Damages on port of Beira and corridor in Mozambique repaired

Damages on port of Beira and corridor in Mozambique repaired

Construction of US $211m port of Beira and transport corridor in Mozambique is complete and fully operating. Business development officer of Cornelder de Mozambique, Mudiwa Mufanochiya announced the reports.

“Beira port is back on track. It was of course affected by the storm since it devastated the whole the central region of Mozambique. Fortunately, the port sustained only limited damages as preparations were made in advance to protect all equipment, machinery and cargo.

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The Beira port and corridor

The Beira corridor is one of Southern Africa’s main transport routes that links Zambia, Zimbabwe, Malawi, DRC and Mozambique to the port of Beira on the Indian Ocean. Mufanochiya also added that the corridor is now functioning although things are yet to reach the best standard.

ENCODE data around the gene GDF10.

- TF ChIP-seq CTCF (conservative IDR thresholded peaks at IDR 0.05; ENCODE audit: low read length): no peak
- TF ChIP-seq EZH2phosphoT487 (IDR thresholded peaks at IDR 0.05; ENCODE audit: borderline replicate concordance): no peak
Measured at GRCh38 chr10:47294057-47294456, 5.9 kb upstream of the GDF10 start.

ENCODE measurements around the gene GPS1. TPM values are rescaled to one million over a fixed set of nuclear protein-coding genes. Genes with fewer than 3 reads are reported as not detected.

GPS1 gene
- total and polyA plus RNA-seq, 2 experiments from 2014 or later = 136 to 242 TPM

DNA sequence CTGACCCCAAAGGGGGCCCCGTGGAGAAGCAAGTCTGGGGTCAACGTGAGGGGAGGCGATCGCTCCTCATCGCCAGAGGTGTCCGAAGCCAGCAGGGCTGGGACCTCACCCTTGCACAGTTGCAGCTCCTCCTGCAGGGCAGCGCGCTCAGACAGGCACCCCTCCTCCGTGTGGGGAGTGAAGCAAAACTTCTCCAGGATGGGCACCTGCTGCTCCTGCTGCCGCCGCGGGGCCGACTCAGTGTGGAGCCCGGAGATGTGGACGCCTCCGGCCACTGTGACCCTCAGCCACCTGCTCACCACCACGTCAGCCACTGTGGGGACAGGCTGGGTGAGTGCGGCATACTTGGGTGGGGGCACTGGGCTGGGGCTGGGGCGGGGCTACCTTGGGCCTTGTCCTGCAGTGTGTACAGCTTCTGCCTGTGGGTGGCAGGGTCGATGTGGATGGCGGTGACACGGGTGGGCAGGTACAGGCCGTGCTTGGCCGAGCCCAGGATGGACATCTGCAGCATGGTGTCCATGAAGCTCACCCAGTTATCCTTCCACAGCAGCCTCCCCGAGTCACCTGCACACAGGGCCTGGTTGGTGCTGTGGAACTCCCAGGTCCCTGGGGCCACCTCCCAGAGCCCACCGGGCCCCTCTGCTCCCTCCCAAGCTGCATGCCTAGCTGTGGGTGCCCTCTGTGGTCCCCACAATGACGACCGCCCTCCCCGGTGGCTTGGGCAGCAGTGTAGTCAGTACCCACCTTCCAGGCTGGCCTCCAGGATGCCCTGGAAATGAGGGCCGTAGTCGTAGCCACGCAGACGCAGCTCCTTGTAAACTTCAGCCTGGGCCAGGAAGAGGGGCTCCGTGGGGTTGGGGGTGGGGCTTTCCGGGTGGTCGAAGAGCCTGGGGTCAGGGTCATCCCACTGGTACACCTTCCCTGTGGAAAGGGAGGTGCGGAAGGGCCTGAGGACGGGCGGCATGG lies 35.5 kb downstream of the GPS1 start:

The port was affected during the Cyclone Idai that hit Mozambique, Malawi and Zimbabwe on March 14, which claimed over 1 000 lives in all the three countries and left a trail of destruction and claiming over 1 000 lives in all the three countries. The damages caused a two weeks blockade movement.

The port sustained only limited damages as preparations were made in advance to protect all the machinery and cargo. Among the damages done on the cargo terminal included; roof damages on the warehouses, while fenders on the quays were swept away.However no full containers were damaged as they were stacked low or in pyramid shape. The gantry cranes withstood the storm, thanks to extensive tie down efforts done before the storm.

“The road to Beira was not accessible due to the flooding. Around 100 km away from Beira, bridges and roads were also damaged. However, due to extensive emergency road works they were reopened, and Beira is now again connected to the hinterland countries by both road and rail,” said Mudiwa Mufanochiya.

Pfungwa Kunaka, Director of Budgets in the Zimbabwean Ministry of Finance, said the temporary shutdown of the Beira corridor significantly affected trade flow within the southern parts of Africa, and the move to urgently fix the port was necessary and useful.

“Our country has been facing challenges after the port was affected, as it disturbed trade flow along Beira corridor, therefore this development was key,” Kunaka said.

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